Honorable mentions: Shaun the SheepWild TalesPhoenixPitch Perfect 2Spy


Ice Cube: A Career View


“You are about to witness the strength of street knowledge” — so begins NWA’s debut album Straight Outta Compton the seminal record–so influential it would be the name of a new mainstream film that surely you’ve heard about by now.

“Straight outta Compton, crazy motherf***er named Ice Cube…” the song continues, introducing the world to Ice Cube, certainly not the most entertaining or talented person to come out of hip-hop, but one that remains an enigmatic and very public figure. While group-mate Dr. Dre has gone on to make millions, Cube’s output has remained consistent and is (perhaps notoriously) one who has transcended the 19 year old who rapped “boy you can’t f**ck with me/so when I’m in your neighborhood, you better duck/cause Ice Cube is crazy as f**ck”. I mean here’s a man who not only starred in the children’s film Are We There Yet? but believed in this idea so much he would go on to make a sequel (Are We Done Yet?) and a television show named the same thing.

This was the vision I always had of Ice Cube, not the 20 year old who would go on to soundtrack angry protests inspired by racial inequality with lyrics used to echo dissent even 30 years later. But even in those two films we can see things Ice Cube cares about across the entirety of his career. And this piece will attempt to scratch the service of Cube, looking at important films and the music of NWA, giving a career view across several themes.

Mr. Jones: This is what makes you a man. When I was growing up, this was all the protection we needed. You win some, you lose some, but you live. You live to fight another day. Now you think you’re a man with that gun in your hand, don’t you?

Craig Jones: I’m a man without it!

Mr. Jones: Put the gun down.

[Craig complies]

Mr. Jones: C’mon, put up your dukes.

[Craig raises his fists]

Mr. Jones: NOW you’re a man. Your uncle picked up a gun, too. He found out the hard way. 22 years old. You’ve got a choice. This is all you need, alright?

(From Friday)

It’s easy to forget that the boys of NWA were just out of high school, clearly products of their time and place, yelling at their loudest, most hyperbolic statements just to be heard. Despite this obscenity-laden youthful vigor, a strong concept in Ice Cube’s work is what it means to be a man. NWA often resorts to violence and very misogynistic attitudes toward women, but by the time Cube’s debut AmeriKKKas Most Wanted comes out in 1990, he’s self-reflective enough to create something like “A Man’s World” which is a near-critique of his own attitudes toward woman.

“A Man’s World” features female rapper Yo-Yo fighting back at Ice Cube for his views on women (see “I Ain’t tha 1”) in a full on rap battle. Cube’s attitude toward women has always been questionable from those early NWA days to his quick conversation with Shalika in Boyz ‘n the Hood. But something like “A Man’s World” hints at a thread of compassion that negates some of his hatred.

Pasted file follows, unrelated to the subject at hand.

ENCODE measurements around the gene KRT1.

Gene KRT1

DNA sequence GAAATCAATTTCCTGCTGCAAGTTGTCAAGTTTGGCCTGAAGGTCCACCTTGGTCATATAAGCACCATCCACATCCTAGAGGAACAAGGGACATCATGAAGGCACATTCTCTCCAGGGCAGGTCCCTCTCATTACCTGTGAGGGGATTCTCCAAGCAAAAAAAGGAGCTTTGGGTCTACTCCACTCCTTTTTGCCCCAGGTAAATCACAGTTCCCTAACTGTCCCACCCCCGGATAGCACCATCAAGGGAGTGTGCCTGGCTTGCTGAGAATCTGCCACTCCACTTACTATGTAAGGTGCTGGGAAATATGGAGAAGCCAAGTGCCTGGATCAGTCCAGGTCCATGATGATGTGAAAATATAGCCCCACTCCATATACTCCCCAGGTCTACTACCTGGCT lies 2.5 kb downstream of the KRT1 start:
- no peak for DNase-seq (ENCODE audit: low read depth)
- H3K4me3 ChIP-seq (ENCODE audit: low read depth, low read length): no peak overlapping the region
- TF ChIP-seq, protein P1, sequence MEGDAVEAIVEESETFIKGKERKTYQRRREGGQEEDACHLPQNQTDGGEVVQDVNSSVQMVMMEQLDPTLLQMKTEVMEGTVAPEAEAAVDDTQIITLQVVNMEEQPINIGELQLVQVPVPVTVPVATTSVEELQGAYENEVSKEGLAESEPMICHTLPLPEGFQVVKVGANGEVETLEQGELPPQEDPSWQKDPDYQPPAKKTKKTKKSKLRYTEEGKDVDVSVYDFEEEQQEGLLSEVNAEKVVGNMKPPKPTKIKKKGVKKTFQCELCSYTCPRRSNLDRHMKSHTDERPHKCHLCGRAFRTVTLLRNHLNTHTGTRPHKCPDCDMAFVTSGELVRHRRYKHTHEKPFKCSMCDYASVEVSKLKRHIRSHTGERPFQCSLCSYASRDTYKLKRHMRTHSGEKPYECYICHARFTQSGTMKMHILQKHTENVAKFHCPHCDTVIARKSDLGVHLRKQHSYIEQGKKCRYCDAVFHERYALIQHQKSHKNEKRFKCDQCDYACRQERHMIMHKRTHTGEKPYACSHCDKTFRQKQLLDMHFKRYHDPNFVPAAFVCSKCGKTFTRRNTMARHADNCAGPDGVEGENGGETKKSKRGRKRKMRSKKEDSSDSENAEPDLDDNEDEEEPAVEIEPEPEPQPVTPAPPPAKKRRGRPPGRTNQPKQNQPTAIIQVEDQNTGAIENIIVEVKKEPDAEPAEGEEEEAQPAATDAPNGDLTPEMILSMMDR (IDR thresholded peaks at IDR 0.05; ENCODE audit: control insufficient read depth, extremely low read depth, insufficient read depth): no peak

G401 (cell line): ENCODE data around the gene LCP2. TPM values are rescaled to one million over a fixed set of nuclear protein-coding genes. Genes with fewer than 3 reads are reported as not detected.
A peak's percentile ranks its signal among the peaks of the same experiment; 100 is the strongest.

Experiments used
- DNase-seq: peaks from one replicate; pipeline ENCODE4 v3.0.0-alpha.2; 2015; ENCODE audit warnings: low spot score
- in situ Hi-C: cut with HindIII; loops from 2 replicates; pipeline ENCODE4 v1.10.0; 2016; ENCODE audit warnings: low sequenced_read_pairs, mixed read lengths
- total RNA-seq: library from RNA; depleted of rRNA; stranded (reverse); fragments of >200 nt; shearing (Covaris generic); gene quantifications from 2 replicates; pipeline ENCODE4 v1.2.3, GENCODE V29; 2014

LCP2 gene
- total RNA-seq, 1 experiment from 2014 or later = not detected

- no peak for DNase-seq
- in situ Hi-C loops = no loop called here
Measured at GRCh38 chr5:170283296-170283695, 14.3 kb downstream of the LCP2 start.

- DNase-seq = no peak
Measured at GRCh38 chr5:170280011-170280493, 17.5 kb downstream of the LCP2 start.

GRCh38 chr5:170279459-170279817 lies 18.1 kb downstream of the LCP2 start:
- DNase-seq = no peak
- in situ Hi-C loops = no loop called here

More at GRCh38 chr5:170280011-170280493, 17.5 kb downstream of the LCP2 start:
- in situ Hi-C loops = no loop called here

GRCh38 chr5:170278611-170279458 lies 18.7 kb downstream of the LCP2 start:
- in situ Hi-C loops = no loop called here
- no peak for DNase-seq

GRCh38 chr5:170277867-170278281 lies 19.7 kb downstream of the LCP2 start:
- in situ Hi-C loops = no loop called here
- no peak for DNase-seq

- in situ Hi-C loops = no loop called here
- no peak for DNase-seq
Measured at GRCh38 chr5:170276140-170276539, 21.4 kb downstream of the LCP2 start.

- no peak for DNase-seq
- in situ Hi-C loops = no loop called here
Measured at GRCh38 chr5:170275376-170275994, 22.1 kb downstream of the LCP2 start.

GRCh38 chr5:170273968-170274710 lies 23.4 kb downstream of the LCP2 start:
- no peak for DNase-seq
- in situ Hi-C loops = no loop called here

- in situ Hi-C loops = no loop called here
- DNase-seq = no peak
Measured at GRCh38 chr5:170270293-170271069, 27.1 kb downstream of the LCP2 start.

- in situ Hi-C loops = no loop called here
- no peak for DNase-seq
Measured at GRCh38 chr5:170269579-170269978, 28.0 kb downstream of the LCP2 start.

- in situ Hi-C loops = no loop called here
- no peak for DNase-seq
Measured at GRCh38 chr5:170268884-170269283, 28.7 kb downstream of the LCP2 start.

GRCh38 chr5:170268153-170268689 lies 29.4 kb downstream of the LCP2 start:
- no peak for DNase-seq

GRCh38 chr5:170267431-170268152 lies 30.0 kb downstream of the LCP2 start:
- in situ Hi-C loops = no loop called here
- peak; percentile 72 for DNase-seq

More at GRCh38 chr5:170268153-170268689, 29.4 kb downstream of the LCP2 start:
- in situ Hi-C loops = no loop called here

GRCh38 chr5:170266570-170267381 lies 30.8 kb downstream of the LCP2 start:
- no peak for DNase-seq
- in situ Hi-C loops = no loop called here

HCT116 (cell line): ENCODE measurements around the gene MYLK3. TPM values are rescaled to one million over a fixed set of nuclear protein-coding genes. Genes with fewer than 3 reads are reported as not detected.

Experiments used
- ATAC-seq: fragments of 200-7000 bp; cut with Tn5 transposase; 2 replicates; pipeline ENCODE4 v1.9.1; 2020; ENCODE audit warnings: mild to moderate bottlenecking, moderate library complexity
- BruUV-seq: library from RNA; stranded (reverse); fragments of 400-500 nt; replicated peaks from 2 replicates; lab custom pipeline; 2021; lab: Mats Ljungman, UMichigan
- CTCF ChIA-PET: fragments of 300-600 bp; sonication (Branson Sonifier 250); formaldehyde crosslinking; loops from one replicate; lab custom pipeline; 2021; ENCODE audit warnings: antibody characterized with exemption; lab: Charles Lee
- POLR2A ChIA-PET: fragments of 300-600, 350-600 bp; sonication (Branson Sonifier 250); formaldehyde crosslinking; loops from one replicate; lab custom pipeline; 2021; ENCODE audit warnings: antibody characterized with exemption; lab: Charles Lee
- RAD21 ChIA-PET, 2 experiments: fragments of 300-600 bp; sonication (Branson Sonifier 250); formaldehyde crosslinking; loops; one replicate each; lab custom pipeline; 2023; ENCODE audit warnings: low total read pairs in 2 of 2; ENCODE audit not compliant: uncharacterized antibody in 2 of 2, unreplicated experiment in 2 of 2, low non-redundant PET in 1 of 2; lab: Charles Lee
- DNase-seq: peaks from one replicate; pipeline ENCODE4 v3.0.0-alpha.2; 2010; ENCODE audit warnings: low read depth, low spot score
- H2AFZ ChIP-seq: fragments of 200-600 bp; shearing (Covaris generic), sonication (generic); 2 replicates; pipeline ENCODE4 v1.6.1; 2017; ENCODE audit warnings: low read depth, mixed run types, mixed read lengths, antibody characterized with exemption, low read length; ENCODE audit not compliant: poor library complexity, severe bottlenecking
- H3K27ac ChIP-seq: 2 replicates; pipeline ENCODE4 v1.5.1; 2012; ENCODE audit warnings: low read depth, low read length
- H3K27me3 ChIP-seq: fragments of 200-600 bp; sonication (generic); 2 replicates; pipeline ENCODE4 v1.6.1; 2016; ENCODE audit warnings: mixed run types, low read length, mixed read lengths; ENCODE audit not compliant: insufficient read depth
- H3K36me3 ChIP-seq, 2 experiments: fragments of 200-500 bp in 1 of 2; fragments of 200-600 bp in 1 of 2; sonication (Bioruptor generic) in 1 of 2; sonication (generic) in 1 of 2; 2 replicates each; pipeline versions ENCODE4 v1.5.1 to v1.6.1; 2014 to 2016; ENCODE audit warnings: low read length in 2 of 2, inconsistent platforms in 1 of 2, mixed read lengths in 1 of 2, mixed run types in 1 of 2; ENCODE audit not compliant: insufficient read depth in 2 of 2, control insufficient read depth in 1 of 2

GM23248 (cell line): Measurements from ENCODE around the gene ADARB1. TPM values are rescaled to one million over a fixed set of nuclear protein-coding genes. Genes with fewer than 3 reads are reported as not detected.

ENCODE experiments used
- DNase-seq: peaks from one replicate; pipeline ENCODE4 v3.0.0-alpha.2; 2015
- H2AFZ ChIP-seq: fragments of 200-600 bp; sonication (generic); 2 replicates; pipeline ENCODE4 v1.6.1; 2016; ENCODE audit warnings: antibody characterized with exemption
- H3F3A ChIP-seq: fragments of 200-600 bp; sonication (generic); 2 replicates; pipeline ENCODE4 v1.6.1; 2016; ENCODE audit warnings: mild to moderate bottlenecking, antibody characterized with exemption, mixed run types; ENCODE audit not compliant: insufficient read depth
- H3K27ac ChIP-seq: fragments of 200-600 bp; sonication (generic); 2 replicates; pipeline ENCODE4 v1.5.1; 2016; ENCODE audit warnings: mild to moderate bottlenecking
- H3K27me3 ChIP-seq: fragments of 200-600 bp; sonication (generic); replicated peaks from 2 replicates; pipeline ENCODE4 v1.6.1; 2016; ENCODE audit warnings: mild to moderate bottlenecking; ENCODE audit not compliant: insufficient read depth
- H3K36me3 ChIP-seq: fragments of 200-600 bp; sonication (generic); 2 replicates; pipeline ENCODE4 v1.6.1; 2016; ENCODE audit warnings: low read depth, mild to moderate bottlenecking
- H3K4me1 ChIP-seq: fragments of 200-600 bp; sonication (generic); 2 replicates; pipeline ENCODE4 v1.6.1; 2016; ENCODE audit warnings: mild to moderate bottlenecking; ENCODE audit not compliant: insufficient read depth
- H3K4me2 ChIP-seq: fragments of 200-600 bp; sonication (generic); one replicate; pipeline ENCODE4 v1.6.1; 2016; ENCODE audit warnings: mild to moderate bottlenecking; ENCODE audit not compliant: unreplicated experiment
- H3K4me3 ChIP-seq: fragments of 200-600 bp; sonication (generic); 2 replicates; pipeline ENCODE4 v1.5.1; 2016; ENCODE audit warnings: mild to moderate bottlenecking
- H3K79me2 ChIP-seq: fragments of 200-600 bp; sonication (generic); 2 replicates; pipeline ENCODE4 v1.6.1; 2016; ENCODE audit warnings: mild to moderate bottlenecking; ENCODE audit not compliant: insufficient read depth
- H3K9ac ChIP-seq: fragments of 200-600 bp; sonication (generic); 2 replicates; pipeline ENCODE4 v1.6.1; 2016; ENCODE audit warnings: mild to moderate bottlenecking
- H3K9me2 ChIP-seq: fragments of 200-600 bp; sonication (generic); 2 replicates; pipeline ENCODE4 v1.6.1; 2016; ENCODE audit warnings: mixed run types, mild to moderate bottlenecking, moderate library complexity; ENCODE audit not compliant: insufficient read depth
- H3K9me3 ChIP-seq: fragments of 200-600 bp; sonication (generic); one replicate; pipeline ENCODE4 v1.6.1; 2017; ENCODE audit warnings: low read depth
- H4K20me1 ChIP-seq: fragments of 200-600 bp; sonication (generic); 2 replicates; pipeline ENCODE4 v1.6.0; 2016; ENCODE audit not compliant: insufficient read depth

Ice Cube’s work grapples with what it means to be a man and this includes his treatment of women, along with what it means to be a father. It is a commonly spoken (and mostly true) idea that within African-American families the father is absent. Yet one of the emphases of manhood in Ice Cube’s films is fatherhood–being a father is essential and throughout his career Cube has been fathered and had to father others.

Boyz n the Hood features one of the most iconic dad’s in movie history in Laurence Fishburne’s Furious Styles. Styles is wise, he’s a hard worker, and he’s a loving father–but he never changes who he is–a tough guy from the ‘hood looking out for his people. He’s an authentic portrait of a man, one who decries the violence between black men while pointing out the systematic injustice put upon them. He doesn’t give his son much ground, but still answers the phone saying “who dis?” and early on offers advice like: “Any fool with a dick can make a baby, but only a real man can raise his children.” Though he doesn’t play Cube’s father in the film, he is important to remember as Cube’s film career evolves.

Friday centers around Ice Cube’s Craig who has just lost his job, leaving him home on a Friday. Craig’s father is sort of a ranting maniac, throughout the film he is given long speeches about pig’s feet, dog bites, and feces. Despite this, he has high expectations for his son whether it be about manhood (as quoted above) or telling him he needs to go back out and get a job. For all intents and purposes the wacky Jones family is actually quite stable.

In Barbershop (released in 2002, 7 years after Friday) Ice Cube is now about to become a father himself. Early on we see him trying to put together sound equipment in the garage, looking to do something bigger–to do something great for his kid to come. And while the film could have easily been about Cube’s nervousness about his upcoming fatherhood, it instead focused on Cube’s desire to build a legacy for himself.